Owens, J. G. (2016). Why Definitions Matter: Stalking Victimization in the United States. Journal of Interpersonal Violence, 31(12), 2196 -2226.
Pathé, M. T., Haworth, D. J., Goodwin, T. A., Holman, A. G., Amos, S. J., Winterbourne, P., & Day, L. (2018). Establishing a joint agency response to the threat of lone-actor grievance-fuelled violence. The Journal of Forensic Psychiatry & Psychology, 29(1), 37-52.
Pathé, M., Mackenzie, R., & Mullen, P. E. (2004). Stalking by law: Damaging victims and rewarding offenders. Journal of law and medicine, 12, 103-111.
POSTnote: Parliamentary Office of Science and Technology (2018). Stalking and Harassment. (POST Publication No. 592). Retrieved from https://post.parliament.uk/research-briefings/post-pn-0592/
Pawson, R., & Tilley, N. (1997). An introduction to scientific realist evaluation. Evaluation for the 21st century: A handbook, 1997, 405-18.
Reeves, C. (2013). How multi-agency are multi-agency risk assessment committees?. Probation Journal, 60(1), 40-55.
Robinson, A. L. (2004). Domestic Violence MARACs (Multi-Agency Risk Assessment Conferences) for Very High-risk Victims in Cardiff, Wales: A Process and Outcome Evaluation. Cardiff University School of Social Sciences.
Robinson, A. L., & Clancy, A. (2021). Systematically identifying and prioritising domestic abuse perpetrators for targeted intervention. Criminology & Criminal Justice, 21(5), 687-704.
Rogers, P. (2014). Theory of change. Methodological briefs: Impact evaluation, 2(16), 1-14.
Rosenbaum, D. P. (2002). Evaluating multi-agency anti-crime partnerships: Theory, design, and measurement issues. Crime prevention studies, 14, 171-225.
Sloper, P. (2004). Facilitators and barriers for co-ordinated multi-agency services. Child: care, health and development, 30(6), 571-580.
Smith, P., Sugiura, L., Karagiannopoulos, V., & Howard, S. (2017, August). A multi-agency and collaborative approach to tackling cybercrime. In IAFS 2017: 21st Triennial Meeting of the International Association of Forensic Sciences 2017.
Stein, D., and C. Valters. 2012. Understanding theory of change in international development. Justice and Security Research Programme Paper 1. London: London School of Economics and Political Science. https://eprints.lse.ac.uk/56359/1/JSRP_Paper1_Understanding_theory_of_change_in_international_development_Stein_Valters_2012.pdf
Storey, J. E., & Hart, S. D. (2011). How do police respond to stalking? An examination of the risk management strategies and tactics used in a specialized anti-stalking law enforcement unit. Journal of Police and Criminal Psychology, 26, 128-142.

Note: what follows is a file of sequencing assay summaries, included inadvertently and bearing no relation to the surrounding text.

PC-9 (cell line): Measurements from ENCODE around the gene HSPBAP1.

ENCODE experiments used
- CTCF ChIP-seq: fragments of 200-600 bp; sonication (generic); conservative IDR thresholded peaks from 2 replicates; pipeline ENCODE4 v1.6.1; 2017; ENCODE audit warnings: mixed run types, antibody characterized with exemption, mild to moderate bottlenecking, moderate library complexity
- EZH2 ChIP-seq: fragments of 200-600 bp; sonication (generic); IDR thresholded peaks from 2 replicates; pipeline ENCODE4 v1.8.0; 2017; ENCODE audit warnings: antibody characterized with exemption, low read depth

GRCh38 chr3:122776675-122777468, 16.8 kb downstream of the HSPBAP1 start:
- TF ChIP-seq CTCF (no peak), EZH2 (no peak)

Taylor-Dunn, H., Bowen, E., & Gilchrist, E. A. (2018). Reporting harassment and stalking to the police: A qualitative study of victims’ experiences. Journal of Interpersonal Violence, 36(11-12), NP5965–NP5992. https://doi.org/10.1177/0886260518811423
Tompson, L., Belur, J., & Jerath, K. (2020). MASIP evaluation final report. UCL Discovery https://discovery.ucl.ac.uk/id/eprint/10097009/
Tompson, L., Belur, J., & Jerath, K. (2021). A victim-centred cost–benefit analysis of a stalking prevention programme. Crime Science, 10, 1-11.
Vander Laenen, F., & Persac, N. (2014). Whose claim is legitimate anyway? Negotiating power in inter-agency collaboration. Legitimacy and Trust in Criminal Law, Policy and Justice: Norms, Procedures, Outcomes, 111-129.
Van Tulder, R., & Keen, N. (2018). Capturing collaborative challenges: Designing complexity-sensitive theories of change for cross-sector partnerships. Journal of Business Ethics, 150(2), 315-332.
Weiss, C. H. (1997). How can theory-based evaluation make greater headway? Evaluation review, 21(4), 501-524.
Wheatley, R. C. (2019). What drives men who commit stalking offences and how practitioners can best respond to their needs. Nottingham Trent University (United Kingdom).
Wilkinson, H., D. Hills, A. Penn, and P. Barbrook-Johnson. (2021). Building a system-based theory of change using participatory systems mapping. Evaluation 27 (1): 80–101.
Eke et al. 2011
(Sub-sample of Mohandie et al. 2006). Police contacts after threat assessment and legal intervention.
Foellmi et al. 2016
Evidence of post-assessment stalking behaviour or harassment after psychological intervention from self-reports and criminal records.
Hehemann et al. 2017
Report of stalking made to police within six months of index offence.
James et al. 2010